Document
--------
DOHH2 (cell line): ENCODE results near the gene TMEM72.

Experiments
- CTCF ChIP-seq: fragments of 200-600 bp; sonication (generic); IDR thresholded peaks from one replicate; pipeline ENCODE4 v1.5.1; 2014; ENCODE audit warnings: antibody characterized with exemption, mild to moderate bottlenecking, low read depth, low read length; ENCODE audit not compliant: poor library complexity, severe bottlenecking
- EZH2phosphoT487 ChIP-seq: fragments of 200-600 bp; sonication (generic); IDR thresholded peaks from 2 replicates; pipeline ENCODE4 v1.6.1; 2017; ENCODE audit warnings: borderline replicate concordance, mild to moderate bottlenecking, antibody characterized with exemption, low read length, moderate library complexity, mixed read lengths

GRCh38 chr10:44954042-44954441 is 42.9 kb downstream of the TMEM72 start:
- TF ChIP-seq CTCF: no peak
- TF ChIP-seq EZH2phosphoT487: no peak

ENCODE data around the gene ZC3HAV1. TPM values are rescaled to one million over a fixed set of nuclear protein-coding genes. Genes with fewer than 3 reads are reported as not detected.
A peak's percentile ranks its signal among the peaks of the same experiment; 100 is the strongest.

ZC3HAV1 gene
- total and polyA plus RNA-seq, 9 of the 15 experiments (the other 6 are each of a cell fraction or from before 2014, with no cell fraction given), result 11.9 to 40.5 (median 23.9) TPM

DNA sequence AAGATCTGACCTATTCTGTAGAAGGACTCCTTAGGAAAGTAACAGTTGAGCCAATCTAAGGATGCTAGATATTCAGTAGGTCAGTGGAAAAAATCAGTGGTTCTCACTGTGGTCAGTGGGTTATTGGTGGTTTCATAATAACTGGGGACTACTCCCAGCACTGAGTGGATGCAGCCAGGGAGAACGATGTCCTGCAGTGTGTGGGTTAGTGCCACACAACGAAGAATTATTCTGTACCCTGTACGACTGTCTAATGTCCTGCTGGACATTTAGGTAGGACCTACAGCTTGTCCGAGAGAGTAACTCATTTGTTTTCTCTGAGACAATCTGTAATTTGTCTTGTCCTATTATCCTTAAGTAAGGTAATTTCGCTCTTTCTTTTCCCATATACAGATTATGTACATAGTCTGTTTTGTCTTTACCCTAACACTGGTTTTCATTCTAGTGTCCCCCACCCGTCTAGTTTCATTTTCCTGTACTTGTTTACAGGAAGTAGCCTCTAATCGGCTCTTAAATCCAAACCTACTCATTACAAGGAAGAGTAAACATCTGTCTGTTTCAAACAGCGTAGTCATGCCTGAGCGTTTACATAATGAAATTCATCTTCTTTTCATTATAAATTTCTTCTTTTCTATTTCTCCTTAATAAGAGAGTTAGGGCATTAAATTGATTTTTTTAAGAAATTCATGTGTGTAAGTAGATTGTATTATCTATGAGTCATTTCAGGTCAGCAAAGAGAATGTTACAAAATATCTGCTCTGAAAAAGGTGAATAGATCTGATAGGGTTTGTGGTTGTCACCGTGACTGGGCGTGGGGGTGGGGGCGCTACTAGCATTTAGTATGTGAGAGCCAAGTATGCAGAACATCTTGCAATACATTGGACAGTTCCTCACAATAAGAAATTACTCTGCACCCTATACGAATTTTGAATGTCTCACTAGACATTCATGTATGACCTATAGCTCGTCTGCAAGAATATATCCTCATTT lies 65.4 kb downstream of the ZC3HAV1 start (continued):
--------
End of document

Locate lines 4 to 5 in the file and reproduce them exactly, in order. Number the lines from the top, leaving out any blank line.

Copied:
- EZH2phosphoT487 ChIP-seq: fragments of 200-600 bp; sonication (generic); IDR thresholded peaks from 2 replicates; pipeline ENCODE4 v1.6.1; 2017; ENCODE audit warnings: borderline replicate concordance, mild to moderate bottlenecking, antibody characterized with exemption, low read length, moderate library complexity, mixed read lengths

GRCh38 chr10:44954042-44954441 is 42.9 kb downstream of the TMEM72 start: